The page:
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Dominica (officially Commonwealth Dominica) is an island state in the Lesser Antilles in the eastern Caribbean. The state extends over the island of the same name and is a member of the Commonwealth of Nations. In the language of the Caribbean indigenous population, Dominica was called Wai’tukubuli (“Her body is high”) in reference to the mountainous island profile of Ouaitocoubouli or in more recent transcription.

In addition to the official language English, Antilles Creole, called Patwa (Patois) by the inhabitants, is widely used as a colloquial language.


Dominica lies between the French Caribbean islands of the overseas departments of Guadeloupe in the north and Martinique 25 km in the south. About 250 km to the west is the uninhabited Venezuelan island of Aves. Dominica is 46.4 km long and 25.6 km wide.

According to British usage, the island belongs to the “Leeward Islands”, which is the northern part of the archipelago that is called islands above the wind in German and other languages. Since the West Indian English partly follows the international language usage and moreover in some language areas the border between the northern (English Leeward Islands) and the southern (English Windward Islands) part of the islands above the wind is drawn differently, the exact assignment of Dominica to one of the two island groups causes difficulties.

Dominica bears the unofficial nickname “the nature island” because of its lush and species-rich fauna and flora. Some of the highest mountains of the Lesser Antilles, over 300 rivers and streams and several lakes (e.g. Boeri Lake) can be found on the island. The mountains are of volcanic origin, the Morne Diablotins is with 1447 m the highest elevation of Dominica and the second highest mountain of the Lesser Antilles, towered only by the active volcano Soufrière on the island Basse-Terre of the French overseas department Guadeloupe. The Morne Trois Pitons National Park, where many of Dominica’s sights are located, was declared a UNESCO World Heritage Site in 1997.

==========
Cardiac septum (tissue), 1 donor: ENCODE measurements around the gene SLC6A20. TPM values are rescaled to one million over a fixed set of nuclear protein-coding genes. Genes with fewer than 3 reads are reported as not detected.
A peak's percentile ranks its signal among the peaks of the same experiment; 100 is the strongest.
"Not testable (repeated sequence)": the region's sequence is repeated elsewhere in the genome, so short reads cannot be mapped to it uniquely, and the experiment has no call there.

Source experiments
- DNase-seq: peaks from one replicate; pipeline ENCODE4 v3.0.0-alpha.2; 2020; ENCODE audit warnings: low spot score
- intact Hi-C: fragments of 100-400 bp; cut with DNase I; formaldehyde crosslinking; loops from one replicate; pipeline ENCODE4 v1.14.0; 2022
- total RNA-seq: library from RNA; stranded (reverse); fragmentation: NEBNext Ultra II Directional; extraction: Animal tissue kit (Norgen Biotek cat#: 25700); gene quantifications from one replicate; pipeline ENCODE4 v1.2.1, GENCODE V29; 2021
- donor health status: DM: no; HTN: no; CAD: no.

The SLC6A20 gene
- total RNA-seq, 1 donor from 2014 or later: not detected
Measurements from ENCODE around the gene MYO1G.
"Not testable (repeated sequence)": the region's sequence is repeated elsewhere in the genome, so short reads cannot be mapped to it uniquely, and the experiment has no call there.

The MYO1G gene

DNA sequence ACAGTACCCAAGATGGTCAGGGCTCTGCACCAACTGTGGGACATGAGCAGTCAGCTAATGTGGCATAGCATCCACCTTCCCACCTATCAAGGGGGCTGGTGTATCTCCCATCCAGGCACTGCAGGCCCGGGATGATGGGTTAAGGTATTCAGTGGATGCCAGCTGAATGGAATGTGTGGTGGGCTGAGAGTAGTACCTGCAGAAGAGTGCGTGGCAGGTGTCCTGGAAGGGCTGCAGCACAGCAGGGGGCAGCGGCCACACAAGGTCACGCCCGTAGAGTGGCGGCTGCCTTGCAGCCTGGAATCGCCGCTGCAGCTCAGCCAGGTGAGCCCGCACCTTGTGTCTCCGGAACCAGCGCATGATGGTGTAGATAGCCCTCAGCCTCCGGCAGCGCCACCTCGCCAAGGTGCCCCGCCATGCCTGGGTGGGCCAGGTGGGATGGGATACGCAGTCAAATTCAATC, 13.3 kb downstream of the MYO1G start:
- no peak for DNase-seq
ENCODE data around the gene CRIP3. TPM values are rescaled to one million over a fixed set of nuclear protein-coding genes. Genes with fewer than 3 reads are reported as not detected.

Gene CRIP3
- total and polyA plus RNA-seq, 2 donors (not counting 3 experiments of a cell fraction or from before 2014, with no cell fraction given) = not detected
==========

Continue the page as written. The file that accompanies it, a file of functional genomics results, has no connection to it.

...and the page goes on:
The climate is tropical, tempered by northeasterly winds, with heavy rainfall, which can lead to flooding and landslides, especially in the hurricane season between May and November.


Dominica has about 72,000 inhabitants (estimated in 2007) Due to the strong emigration (mainly to other Caribbean island states, the USA and Canada), the growth rate is only 0.184%. About 80% of the population is Catholic, 15% Protestant (5% Methodists, 3% Pentecostals, 3% Adventists, 2% Baptists, 2% Others). Voodoo and voodoo-like religions are also common and are often practised in parallel with Christian religious beliefs.

The Dominican population is divided into the following groups: 86.8% black, 8.9% mulatto, 2.9% caribbean and 0.8% European.


The Caribbean has its name from these indigenous people who call themselves Kalinago or Kalinagos. In a reservation (Carib Territory) in the east of Dominica lives the largest almost homogeneous population of the Caribbean in the world. The figures for the unmixed indigenous people of this reserve diverge. Dominica Weekly names 1000 unmixed Caribbeans for 2008. In deviation from this, one Caribin puts the number of unmixed Caribbeans in the reserve at only about 300. The British colonial government established the Caribbean Reserve in 1903 and its chief is Garnet Joseph, who was elected in July 2009.

In 1902 Henry Hesketh Bell (1864-1952), the administrator of the island, wrote to Joseph Chamberlain, the British Secretary of State for the Colonies, that at the time of the discovery on some islands it had been a “mild and shy race”, on the small islands warlike Caribbeans, as he believed to know from French historians of the 17th century. By their unbending – “heroic” – resistance they escaped slavery on the other islands, according to Bell. He further reports that the Caribbeans came from the mainland as conquerors and subjected the “Arrowak”. From now on the daughters had spoken the Caribbean language, but the sons had spoken the Arouak language. The number of inhabitants was however altogether small, the villages designated as “Carbet” consisted never of more than 30 huts and lay at the coast. Only for hunting did the Caribbeans move into the mountains. They built seaworthy canoes and went fishing with them. The fact that they went on slave hunts can be regarded as certain, but whether the rumours of man-eating had a true basis or only served to deter the Spaniards is unclear.